It says something when the most bizarre GAA story of the week was neither the stream of oddities from Waterford, nor the confrontation involving Anthony Daly and a patron at the end of Kilkenny-Dublin last Sunday (you have to love the term ‘confrontation’ there, suggesting as it does a face-off between two Marvel Comics superheroes.
1995-Man takes on Anonymous! Limited Edish, natch!)
No. The bizarre abuse claim made by the Armagh footballers against their Laois counterparts surely takes the didn’t-see-that-on-the-horizon award for the last seven days.
If your memory cells have performed a mercy self-obliteration in that regard, allow us to refresh: Armagh claimed, following last week’s defeat in the NFL to Laois, that their players had been subjected to verbal abuse along the lines of “British bastard” during the game, abuse they regarded as racial in nature. This storm in a teacup barely made it into the saucer, however, before suddenly dissolving: the two counties issued a joint statement in the middle of the week with Laois apologising for the poverty of their banter and Armagh toning down their earlier claims instead insisting that “inappropriate” comments were made.
What this suggests about the susceptibility of Armagh players to chants of “God Save The Queen” we leave to your imagination, but it’s a bit of an eye-opener, or more accurately an ear-opener, to this column, which has laboured for years under the illusion that along with superior cardiovasular facility, raw physical strength and outstanding skills, the verbal abuse at the intercounty level was far above the pay grade of us ordinary mortals.
According to reliable — though invariably off-the-record — remarks from elite hurlers and footballers, practically anything can be said to you when you cross the white lines to play for your county, and it often is. Marriage break-ups are raised with errant husbands and players struggling with drinking problems are asked how sobriety suits them.
Family bereavements are mentioned. Business problems are well ventilated. It’s not always at the standard of the Algonquin Round Table, of course. One player of our acquaintance remembered his efforts to sledge an opponent from the other end of the country who responded in the same style.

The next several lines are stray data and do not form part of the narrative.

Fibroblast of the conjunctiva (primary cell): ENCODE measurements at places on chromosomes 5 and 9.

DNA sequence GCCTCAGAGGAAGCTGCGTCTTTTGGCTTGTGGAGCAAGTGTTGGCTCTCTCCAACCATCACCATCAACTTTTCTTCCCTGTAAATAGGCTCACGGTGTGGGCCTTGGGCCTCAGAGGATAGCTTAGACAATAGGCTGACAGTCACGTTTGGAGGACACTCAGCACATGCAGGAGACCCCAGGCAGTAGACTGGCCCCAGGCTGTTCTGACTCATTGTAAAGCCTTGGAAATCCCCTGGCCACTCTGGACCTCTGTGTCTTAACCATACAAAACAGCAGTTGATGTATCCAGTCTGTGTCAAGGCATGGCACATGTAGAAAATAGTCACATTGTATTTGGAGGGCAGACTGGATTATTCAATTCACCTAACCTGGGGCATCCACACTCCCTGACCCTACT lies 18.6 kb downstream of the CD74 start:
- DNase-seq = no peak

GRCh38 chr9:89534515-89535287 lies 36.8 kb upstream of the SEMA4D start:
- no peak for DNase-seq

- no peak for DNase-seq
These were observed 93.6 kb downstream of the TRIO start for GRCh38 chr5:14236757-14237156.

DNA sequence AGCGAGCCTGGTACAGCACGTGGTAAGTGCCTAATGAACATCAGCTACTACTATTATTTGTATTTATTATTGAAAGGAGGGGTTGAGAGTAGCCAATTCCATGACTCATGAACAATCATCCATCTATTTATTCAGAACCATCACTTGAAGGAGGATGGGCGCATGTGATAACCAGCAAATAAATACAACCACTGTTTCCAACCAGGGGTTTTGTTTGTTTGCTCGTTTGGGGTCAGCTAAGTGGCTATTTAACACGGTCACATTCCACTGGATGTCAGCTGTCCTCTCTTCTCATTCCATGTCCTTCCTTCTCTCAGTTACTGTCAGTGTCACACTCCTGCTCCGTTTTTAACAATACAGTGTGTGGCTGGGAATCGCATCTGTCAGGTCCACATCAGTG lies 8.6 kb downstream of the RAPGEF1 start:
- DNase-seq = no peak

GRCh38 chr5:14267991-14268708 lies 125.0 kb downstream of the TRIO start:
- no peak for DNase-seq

“I gave up after a few minutes,” he recalled. “I realised he didn’t understand a word I was saying, and I certainly didn’t understand a word that he was saying, so we both just focused on the ball.”
Clearly this kind of mouthing off is unedifying at best and shameful at worst, but there’s been a ferocious level of talk going on in certain quarters on intercounty hurling and football fields for years. It’s not something new. What is new is the Armagh claim that it’s racist.
They’ve withdrawn that claim now but it raises the valid question: is calling a Northern player “British” racist abuse? Not by our lights. Throwing the “British” card at Northern teams is hardly new – which doesn’t excuse it – but without getting into the obvious grounds for rebuttal on cultural outlook, you couldn’t call our Northern brethren a race apart.
What the nonsense of the last week does, however, is make it difficult when the first high-profile racial abuse incident takes place in the GAA, which assuredly will happen. The increased diversity in the Irish population over the last ten to fifteen years is bound to feed through to intercounty hurling and football, as in other sports, and it’s hardly a challenge to the powers of the crystal ball to presume someone somewhere will disgrace themselves.
You need only look at England, and the furore over John Terry’s alleged remarks to Anton Ferdinand to see that this can happen even in a country whose major sport has generations of experience in racial issues. Look west instead of east and you’ll see a recent controversy erupting over a loose word in a headline about Chinese-American Jeremy Lin, the rising star of the NBA: the Americans invented racial sensitivity and they still drop a clanger every now and then.
The late-onset sensitivity of the Armagh footballers thus becomes an easy stick with which to play down any racial controversy that occurs in the future within the GAA, however. You can almost hear people saying ‘I suppose we’ll get a joint statement in a few days time’ when and if such an incident happens, rather than treating it with due seriousness.
Note that we referred to the ‘Armagh footballers’ above, by the way. We didn’t use the term ‘Orchard County’ at any point because we didn’t wish to offend anyone by mentioning apples.
People are sensitive, you know?
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